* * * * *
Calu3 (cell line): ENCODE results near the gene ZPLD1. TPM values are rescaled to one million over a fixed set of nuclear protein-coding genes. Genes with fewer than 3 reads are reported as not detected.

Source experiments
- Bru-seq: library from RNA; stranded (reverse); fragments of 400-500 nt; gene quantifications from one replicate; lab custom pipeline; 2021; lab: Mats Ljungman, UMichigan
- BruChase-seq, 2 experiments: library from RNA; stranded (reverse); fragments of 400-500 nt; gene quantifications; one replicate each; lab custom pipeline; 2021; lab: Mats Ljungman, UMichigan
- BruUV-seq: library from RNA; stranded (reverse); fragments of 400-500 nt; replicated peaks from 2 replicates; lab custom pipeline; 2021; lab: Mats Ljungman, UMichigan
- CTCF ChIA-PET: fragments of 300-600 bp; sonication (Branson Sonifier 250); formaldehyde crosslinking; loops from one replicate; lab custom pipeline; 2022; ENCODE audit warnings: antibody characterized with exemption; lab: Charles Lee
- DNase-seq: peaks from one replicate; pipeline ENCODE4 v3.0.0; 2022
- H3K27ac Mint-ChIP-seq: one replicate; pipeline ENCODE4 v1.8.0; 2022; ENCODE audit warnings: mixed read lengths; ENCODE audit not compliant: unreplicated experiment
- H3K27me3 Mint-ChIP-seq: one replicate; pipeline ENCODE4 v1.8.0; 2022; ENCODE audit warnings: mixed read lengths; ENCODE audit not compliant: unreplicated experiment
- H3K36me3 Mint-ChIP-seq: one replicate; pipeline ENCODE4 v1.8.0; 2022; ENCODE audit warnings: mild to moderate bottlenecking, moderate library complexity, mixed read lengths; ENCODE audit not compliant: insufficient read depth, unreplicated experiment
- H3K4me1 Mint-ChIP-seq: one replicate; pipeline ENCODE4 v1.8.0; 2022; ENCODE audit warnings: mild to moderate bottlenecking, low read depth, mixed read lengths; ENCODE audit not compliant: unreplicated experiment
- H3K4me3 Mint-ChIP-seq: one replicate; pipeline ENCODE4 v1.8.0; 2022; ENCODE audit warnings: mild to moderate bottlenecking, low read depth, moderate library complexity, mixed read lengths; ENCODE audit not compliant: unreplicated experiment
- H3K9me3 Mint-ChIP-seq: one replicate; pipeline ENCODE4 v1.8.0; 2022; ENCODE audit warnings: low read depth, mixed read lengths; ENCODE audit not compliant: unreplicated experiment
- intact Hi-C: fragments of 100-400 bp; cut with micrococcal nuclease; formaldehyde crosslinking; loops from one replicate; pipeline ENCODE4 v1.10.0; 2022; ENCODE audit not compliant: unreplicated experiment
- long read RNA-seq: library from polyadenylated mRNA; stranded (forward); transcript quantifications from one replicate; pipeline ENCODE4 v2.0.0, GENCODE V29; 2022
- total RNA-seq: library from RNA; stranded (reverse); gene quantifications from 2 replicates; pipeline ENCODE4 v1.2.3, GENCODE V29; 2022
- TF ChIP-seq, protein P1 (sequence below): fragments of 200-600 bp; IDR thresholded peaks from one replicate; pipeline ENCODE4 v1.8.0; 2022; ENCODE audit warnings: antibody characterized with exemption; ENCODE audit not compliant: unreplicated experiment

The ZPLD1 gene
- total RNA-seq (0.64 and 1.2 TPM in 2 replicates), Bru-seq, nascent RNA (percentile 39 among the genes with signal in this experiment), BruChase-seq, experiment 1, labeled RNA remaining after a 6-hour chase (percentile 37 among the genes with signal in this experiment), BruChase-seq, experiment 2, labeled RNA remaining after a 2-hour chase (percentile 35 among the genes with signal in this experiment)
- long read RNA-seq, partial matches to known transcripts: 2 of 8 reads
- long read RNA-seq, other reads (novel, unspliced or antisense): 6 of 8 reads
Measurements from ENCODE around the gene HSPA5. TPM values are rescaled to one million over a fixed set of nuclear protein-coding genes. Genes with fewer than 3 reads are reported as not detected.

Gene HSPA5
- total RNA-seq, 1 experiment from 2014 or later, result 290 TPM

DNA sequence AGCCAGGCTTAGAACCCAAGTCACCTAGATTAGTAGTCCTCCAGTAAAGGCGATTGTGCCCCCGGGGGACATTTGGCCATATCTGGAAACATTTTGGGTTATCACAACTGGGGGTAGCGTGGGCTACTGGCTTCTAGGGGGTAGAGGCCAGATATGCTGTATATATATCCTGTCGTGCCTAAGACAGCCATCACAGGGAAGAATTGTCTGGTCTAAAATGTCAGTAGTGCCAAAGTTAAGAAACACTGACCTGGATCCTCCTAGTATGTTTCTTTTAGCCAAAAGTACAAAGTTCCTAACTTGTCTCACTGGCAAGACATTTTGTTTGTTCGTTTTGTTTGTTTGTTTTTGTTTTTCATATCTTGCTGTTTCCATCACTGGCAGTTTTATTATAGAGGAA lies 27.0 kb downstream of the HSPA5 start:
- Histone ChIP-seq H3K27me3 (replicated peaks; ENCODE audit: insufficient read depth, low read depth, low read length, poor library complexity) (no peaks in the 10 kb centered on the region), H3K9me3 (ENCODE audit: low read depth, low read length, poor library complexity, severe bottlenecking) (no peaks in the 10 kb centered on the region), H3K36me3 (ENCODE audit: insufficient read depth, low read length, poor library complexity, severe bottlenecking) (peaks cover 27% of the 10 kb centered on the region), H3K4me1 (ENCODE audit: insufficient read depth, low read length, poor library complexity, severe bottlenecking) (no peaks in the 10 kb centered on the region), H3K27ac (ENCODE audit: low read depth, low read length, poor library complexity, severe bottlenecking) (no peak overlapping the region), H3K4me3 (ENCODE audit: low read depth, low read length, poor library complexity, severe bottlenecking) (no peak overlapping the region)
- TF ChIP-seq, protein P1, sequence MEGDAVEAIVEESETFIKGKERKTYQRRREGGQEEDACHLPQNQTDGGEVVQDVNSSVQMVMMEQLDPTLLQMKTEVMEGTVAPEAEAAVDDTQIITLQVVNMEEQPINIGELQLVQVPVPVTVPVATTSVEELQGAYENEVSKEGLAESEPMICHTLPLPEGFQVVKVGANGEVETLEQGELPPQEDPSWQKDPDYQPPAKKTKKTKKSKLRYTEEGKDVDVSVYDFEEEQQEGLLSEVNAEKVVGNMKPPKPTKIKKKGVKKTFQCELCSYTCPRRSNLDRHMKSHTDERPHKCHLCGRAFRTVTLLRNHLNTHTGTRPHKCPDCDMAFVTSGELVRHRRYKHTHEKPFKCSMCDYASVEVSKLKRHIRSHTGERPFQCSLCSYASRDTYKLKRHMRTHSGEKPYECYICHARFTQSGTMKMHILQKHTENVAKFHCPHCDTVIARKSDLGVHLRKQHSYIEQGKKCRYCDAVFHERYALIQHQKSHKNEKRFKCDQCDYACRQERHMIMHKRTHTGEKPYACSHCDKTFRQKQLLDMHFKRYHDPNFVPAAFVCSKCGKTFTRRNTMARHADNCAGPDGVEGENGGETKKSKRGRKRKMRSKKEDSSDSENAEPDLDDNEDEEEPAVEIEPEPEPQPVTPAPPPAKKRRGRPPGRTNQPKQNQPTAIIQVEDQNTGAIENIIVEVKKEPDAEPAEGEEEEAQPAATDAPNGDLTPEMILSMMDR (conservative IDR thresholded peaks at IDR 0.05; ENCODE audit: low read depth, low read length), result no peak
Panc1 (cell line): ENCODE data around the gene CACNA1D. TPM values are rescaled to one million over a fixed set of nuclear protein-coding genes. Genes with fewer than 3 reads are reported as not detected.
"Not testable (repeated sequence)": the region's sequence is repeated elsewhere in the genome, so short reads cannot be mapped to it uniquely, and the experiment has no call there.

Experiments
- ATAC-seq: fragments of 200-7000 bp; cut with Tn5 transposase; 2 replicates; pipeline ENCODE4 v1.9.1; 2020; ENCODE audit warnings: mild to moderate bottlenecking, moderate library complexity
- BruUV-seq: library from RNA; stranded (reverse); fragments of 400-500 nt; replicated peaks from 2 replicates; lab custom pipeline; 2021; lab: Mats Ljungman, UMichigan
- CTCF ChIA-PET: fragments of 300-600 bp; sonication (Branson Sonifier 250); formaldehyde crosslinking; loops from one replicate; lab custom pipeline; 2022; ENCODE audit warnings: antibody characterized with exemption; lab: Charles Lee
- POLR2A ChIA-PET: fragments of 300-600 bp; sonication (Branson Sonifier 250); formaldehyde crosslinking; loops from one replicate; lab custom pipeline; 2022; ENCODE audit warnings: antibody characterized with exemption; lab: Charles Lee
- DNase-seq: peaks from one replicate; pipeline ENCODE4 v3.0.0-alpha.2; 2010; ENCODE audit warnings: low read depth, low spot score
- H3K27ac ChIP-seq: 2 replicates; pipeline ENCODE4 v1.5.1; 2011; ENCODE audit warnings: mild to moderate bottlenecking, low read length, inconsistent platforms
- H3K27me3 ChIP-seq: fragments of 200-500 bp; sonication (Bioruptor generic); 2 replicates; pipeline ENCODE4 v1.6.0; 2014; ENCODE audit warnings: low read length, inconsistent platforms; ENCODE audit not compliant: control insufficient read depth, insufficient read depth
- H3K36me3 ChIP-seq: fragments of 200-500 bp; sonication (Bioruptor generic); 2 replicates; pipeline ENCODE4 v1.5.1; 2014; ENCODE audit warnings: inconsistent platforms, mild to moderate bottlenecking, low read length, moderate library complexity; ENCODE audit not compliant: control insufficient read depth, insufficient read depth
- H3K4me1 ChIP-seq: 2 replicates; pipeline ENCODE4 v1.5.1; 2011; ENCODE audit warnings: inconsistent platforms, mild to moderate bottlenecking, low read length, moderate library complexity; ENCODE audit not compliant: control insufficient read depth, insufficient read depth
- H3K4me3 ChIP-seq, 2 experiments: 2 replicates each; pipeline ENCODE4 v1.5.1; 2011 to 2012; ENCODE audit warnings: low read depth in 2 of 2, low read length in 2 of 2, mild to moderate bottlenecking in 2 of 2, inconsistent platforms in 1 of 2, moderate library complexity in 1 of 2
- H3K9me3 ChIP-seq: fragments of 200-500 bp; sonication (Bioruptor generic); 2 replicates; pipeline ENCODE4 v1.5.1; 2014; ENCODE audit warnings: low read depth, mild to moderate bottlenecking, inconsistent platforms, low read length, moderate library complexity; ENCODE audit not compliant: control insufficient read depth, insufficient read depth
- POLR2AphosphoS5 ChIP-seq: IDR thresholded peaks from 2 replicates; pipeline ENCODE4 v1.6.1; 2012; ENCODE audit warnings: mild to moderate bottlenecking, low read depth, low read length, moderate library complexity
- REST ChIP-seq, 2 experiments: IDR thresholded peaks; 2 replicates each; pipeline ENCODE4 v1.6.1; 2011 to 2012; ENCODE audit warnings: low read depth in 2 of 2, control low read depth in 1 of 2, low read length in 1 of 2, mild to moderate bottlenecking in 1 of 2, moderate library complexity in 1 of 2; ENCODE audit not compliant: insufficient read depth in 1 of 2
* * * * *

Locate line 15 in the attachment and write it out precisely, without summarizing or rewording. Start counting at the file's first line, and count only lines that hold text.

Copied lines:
- long read RNA-seq: library from polyadenylated mRNA; stranded (forward); transcript quantifications from one replicate; pipeline ENCODE4 v2.0.0, GENCODE V29; 2022